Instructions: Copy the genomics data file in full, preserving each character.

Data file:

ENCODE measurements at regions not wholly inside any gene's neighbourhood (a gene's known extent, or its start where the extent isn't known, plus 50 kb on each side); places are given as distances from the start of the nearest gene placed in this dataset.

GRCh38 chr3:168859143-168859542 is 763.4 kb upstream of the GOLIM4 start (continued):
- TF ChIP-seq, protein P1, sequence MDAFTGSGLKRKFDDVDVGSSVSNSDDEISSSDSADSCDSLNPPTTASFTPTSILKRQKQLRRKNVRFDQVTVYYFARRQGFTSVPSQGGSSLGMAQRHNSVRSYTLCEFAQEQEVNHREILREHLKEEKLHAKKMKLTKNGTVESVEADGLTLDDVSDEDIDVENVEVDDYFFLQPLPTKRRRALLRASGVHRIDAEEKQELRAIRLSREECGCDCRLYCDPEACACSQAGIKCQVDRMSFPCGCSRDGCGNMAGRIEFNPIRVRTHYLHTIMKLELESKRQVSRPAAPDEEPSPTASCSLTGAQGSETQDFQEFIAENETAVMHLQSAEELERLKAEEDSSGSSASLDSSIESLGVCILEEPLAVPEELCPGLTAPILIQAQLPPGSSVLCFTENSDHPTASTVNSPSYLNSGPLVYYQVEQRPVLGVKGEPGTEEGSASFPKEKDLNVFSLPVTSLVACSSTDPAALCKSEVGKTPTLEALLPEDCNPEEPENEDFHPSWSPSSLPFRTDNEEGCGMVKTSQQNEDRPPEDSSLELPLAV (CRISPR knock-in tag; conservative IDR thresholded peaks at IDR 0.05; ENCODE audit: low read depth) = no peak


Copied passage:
ENCODE measurements at regions not wholly inside any gene's neighbourhood (a gene's known extent, or its start where the extent isn't known, plus 50 kb on each side); places are given as distances from the start of the nearest gene placed in this dataset.

GRCh38 chr3:168859143-168859542 is 763.4 kb upstream of the GOLIM4 start (continued):
- TF ChIP-seq, protein P1, sequence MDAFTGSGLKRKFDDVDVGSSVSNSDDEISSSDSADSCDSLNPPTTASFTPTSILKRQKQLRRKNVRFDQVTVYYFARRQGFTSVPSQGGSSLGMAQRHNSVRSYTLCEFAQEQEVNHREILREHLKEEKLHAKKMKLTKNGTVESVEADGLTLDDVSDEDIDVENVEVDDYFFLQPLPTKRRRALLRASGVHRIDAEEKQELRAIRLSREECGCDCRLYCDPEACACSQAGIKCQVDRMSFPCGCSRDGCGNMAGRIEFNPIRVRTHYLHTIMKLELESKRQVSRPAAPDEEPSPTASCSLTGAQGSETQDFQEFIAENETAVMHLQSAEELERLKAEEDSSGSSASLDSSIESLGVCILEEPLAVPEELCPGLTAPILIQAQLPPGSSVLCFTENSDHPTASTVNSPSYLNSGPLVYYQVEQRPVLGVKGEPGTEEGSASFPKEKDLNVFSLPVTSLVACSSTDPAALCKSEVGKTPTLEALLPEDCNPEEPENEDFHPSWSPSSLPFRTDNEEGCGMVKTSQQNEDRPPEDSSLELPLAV (CRISPR knock-in tag; conservative IDR thresholded peaks at IDR 0.05; ENCODE audit: low read depth) = no peak